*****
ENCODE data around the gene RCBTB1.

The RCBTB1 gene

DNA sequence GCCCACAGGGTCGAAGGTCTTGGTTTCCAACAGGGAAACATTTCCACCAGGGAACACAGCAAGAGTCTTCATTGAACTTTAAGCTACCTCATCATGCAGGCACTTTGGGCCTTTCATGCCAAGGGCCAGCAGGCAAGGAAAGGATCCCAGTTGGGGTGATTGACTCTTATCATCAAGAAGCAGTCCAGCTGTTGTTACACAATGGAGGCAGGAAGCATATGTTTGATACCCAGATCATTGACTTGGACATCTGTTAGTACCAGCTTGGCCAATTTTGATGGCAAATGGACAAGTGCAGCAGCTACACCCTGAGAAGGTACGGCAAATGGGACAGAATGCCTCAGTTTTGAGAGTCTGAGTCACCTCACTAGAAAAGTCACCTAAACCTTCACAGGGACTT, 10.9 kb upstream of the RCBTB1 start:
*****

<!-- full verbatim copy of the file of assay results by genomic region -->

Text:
ENCODE data around the gene RCBTB1.

The RCBTB1 gene

DNA sequence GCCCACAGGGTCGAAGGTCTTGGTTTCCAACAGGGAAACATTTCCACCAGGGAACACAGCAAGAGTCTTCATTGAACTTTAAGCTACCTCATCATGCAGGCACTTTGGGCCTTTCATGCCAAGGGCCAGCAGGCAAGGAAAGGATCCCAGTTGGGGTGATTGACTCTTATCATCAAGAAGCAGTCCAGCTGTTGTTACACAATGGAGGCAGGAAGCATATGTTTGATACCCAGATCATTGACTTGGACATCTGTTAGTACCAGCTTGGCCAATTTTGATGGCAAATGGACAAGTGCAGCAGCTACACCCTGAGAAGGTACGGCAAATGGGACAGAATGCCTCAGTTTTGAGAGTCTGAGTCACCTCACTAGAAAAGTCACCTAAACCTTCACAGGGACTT, 10.9 kb upstream of the RCBTB1 start: